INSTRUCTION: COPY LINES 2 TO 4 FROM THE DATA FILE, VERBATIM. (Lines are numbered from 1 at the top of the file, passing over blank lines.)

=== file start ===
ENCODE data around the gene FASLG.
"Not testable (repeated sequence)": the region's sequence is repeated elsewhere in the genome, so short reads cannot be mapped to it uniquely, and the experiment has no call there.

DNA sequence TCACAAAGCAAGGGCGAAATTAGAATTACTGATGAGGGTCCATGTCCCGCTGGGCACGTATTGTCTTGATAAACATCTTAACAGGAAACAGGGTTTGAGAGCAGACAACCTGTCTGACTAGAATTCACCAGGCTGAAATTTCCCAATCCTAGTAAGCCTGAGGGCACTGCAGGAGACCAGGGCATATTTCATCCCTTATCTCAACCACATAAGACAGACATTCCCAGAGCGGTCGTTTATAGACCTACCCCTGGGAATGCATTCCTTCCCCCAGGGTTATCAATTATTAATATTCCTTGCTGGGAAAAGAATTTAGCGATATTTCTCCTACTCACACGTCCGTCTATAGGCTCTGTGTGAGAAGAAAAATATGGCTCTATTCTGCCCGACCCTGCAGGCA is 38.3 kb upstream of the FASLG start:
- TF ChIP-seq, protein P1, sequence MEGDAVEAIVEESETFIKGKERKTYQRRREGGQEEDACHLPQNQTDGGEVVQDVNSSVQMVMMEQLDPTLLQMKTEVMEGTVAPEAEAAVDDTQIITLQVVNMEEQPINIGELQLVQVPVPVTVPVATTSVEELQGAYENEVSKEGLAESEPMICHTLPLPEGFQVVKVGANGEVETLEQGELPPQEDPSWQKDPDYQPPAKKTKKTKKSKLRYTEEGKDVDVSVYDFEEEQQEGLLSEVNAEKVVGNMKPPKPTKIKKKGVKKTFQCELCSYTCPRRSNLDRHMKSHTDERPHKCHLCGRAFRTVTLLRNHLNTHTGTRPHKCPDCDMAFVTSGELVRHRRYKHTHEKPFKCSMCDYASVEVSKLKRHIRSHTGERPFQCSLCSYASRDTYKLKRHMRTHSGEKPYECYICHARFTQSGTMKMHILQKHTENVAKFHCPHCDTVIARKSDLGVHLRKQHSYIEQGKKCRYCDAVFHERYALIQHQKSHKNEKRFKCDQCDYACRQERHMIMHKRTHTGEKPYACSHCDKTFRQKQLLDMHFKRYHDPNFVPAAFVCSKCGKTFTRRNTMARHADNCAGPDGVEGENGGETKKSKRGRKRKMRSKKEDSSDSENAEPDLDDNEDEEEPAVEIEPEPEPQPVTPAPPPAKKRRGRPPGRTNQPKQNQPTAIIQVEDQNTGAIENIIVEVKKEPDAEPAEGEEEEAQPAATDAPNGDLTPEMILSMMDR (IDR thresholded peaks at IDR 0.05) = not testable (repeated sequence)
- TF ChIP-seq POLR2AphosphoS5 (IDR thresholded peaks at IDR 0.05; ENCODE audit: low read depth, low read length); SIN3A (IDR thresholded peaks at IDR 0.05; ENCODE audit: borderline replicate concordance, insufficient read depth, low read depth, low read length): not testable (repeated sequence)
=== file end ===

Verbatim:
"Not testable (repeated sequence)": the region's sequence is repeated elsewhere in the genome, so short reads cannot be mapped to it uniquely, and the experiment has no call there.

DNA sequence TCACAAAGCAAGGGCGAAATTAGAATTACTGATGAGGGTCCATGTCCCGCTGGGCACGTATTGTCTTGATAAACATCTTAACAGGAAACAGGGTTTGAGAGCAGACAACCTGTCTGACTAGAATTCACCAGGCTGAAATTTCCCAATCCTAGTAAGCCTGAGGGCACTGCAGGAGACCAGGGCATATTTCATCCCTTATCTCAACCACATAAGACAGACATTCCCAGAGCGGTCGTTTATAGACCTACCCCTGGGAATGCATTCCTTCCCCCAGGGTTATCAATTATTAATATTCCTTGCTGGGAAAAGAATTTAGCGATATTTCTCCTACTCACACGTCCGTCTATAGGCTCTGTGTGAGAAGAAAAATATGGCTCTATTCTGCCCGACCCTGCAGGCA is 38.3 kb upstream of the FASLG start:
- TF ChIP-seq, protein P1, sequence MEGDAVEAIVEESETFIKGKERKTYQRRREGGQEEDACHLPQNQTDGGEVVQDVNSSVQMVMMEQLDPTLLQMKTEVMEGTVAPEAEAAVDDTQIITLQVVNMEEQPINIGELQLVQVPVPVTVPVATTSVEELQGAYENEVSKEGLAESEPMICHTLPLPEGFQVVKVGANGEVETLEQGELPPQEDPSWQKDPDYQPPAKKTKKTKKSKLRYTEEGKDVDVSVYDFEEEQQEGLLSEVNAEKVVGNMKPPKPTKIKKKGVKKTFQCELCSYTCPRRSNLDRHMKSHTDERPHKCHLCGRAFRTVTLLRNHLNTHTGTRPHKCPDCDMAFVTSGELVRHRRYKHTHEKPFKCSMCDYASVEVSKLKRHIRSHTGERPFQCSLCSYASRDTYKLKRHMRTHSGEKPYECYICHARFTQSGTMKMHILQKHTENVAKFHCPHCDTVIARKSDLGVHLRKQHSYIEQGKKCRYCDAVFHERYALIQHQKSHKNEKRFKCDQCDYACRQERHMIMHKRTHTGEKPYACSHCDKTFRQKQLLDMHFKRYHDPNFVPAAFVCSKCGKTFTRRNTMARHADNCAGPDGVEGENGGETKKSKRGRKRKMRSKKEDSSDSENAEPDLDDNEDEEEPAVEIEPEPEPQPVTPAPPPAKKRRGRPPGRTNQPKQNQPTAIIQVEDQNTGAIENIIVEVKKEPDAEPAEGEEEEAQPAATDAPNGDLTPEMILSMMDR (IDR thresholded peaks at IDR 0.05) = not testable (repeated sequence)